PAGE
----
Wednesday, July 17, 2013

we're closer now than we've ever been.

I am not a runner. I love fitness, but I've never been good at or enjoyed running. I could probably contribute this to my A.D.D. coupled with a crippling fear of suffocating. That being said, sometimes I get hasty and think 'there is no reason why I couldn't run a 5k', so I sign up for one and invite all my friends and brag about it and "train" and watch the days go by in horror as the race date grows closer.

The night before the race is usually when I start sabotaging. I drink too much, stay up too late, maybe eat 9 wings with ranch dressing and large fries. And that's precisely what happened last winter when I signed up for a 5k, drank too much, ate too much and stayed up too late before it.

I felt rough y'all. And if you've ever been hungover before, [which I'm sure you have, because you're reading this, so you're my friend and I'm not friends with people who haven't been hungover] you know that running is the thing you are least capable of doing in such a state. But ALAS, I had moral support [that for about 3/4 of the race ditched me because they WEREN'T hungover and are CAPABLE of jogging 3 miles] and my dear friend Calley provided profound inspiration* as she tends to do by stating, "we're closer now than we've ever been."

A bit dramatic for the task at-hand, but so applicable to EVERYTHING. I told her immediately, "I'm going to blog that, I will." So I've had this draft blog sitting around here basically since last December and I'm finally inspired enough to relate it to something.


I realized that I was so focused on mimosas the finish line that I never enjoyed the process. And y'all this was an ugly sweater 5k, so the process was fricken hysterical.

"We're closer now than we've ever been" gave me the drive and perspective I needed to reach my end-goal and I became obsessed with the mantra. But that's just my anxious personality taking over and my anxious personality tends to miss out on what's happening around it.

So I need a new mantra now, for every activity that is not running, that will remind me not to focus on the finish line, but to slow down and take in the beauty [or the ugly sweater parade] that surrounds me.

When you're always focused on long-term goals it's hard to be thankful for the path that got you there. And when those goals are too long-term it's hard to congratulate yourself for your small victories. Personally, I think I deserve a cupcake and champagne every time I get out of bed before the fourth alarm, but that's just me and if I had champagne for breakfast I would never meet any goals anyway so I just settle for a cup of coffee and get on with my day.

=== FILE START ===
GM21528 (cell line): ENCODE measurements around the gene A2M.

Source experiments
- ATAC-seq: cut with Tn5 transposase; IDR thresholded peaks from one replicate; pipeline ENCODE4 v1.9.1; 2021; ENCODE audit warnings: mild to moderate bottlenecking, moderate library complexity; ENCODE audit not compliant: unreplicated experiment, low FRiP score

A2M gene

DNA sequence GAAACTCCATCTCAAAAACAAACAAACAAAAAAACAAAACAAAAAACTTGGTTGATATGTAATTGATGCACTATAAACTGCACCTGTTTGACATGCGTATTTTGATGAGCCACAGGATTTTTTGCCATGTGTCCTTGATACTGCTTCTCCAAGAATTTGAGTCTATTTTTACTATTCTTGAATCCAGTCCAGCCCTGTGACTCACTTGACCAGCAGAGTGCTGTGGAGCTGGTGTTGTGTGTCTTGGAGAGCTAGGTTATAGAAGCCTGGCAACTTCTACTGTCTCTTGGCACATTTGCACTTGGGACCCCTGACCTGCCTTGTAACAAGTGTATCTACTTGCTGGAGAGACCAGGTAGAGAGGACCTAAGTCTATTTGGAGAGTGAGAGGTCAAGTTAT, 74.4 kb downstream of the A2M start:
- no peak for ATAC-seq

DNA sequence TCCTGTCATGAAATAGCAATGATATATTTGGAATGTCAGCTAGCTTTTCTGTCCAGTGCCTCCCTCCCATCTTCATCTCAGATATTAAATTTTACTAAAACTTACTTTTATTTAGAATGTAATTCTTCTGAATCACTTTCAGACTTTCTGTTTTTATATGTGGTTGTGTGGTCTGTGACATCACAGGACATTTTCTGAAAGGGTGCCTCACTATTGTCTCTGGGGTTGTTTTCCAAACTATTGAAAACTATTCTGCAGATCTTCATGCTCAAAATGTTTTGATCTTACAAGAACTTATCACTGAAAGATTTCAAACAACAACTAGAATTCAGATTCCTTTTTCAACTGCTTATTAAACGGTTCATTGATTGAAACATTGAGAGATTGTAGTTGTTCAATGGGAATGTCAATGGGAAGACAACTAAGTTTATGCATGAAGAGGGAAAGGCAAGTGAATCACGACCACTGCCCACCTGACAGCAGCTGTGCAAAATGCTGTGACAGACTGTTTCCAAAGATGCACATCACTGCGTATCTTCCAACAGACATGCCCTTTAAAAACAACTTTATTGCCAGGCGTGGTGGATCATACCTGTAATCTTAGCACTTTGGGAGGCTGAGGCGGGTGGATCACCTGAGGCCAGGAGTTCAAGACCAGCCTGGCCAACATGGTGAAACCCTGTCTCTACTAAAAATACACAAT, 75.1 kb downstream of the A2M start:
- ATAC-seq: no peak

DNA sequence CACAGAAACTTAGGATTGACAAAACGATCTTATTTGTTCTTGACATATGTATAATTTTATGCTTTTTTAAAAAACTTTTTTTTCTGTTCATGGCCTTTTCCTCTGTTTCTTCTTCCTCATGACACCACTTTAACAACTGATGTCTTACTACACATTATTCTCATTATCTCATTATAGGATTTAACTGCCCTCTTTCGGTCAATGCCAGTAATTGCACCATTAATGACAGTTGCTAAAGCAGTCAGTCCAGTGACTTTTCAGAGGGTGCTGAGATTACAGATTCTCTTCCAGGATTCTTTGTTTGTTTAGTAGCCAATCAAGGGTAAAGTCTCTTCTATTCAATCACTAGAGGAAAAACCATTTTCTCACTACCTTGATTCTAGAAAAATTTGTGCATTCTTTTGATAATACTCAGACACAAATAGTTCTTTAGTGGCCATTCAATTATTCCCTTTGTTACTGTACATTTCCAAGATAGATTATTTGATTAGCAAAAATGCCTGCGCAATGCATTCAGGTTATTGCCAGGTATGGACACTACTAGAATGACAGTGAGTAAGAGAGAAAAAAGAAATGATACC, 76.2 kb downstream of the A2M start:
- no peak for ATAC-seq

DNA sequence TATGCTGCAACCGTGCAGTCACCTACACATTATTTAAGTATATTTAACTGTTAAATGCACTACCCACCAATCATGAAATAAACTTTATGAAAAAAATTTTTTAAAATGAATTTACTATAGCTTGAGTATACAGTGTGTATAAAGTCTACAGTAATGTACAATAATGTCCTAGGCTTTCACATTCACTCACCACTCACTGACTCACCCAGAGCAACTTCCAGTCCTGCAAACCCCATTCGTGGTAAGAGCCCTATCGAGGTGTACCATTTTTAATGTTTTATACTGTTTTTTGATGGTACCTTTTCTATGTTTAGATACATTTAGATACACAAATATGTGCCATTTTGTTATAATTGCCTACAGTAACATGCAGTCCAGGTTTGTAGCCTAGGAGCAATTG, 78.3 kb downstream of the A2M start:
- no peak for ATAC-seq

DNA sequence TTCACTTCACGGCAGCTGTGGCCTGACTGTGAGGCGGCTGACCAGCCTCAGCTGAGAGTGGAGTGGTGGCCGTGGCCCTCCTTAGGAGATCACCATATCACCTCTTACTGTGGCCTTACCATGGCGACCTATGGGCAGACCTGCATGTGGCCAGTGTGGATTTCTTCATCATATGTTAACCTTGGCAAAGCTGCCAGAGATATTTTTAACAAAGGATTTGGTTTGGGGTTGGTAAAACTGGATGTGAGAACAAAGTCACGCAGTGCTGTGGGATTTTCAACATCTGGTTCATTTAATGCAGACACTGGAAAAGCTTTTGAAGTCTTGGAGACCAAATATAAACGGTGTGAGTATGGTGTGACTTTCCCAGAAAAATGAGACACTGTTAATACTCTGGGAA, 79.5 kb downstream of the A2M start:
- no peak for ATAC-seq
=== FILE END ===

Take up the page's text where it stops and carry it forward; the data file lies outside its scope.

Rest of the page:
Let this be a lesson to you, not only on patience but also on never accepting an invitation from me to run in a 5k.

*If you need therapy, which you probably do because you are reading this, so you're my friend and I'm not friends with people who don't need therapy, click the link above.

Friday, July 5, 2013

silly yak.

Six years ago today, I ate a turkey sandwich, sat down at my computer and logged on to find out that the turkey sandwich I just consumed was virtually poison to my body. The ten months leading up to these results were hellacious. And while I was relieved to have an answer, the answer was not one I wanted.
Celiac Disease is a tricky little diagnosis, because while it is non-life-threatening, it’s still a life changer. I feel fortunate that the only thing missing from my body is a tiny little enzyme that processes a tiny little protein, but there are some times when I just want to punch someone in the face for taking my diet as a joke.
So on my six year anniversary, let me share with you a little friendly advice from a self-proclaimed, gluten-free expert:
It’s not a choice, so don’t make fun. It’s a disease. If you wouldn’t run through a hospital making fun of patients there, don’t make fun of me either.
Stop rubbing it in our faces. I know what a donut tastes like. I really wish I could drink that beer too. I don’t need you to remind me of what I’m missing out on. I can’t stress this enough.
Gluten-free is not that hard, or expensive. It can be, yes. But if you eat healthy and get a little creative, you can have almost meal without having to go to the end of the earth. They make bread, it kind of sucks and it is three times more expensive than glutenous bread. Turn your sandwich into a salad or a taco. Stuff your pizza ingredients into a mushroom cap and bake it.
That being said, I don’t want to go to Panera with you for lunch. A salad is not the same when there is bread baking in the back. It’s like in True Blood, when the vampire is quietly enjoying their synthesized blood cocktail and a human walks in. Enough said. Unless someone from Panera Corporate is reading this- PLEASE MAKE GLUTEN FREE BREAD.
When I bring something to your party/potluck/whatever, taste it!  I spent 20 years of my life eating gluten, and the first four years of my GF diet making mistakes in the kitchen. I know what it’s supposed to taste like, and after six years I can make any dish and it will likely be healthier than the alternative. So be open-minded and enjoy your not-stomach-ache later. But if you want to be close-minded, nbd, because I’m going to go to town on the leftovers.  
Champagne is gluten-free. A fine alternative to beer.
Time to step down from my soapbox now and enjoy my big gluten-free day. I love you GF diet, thanks for the last six, let's stay together forever.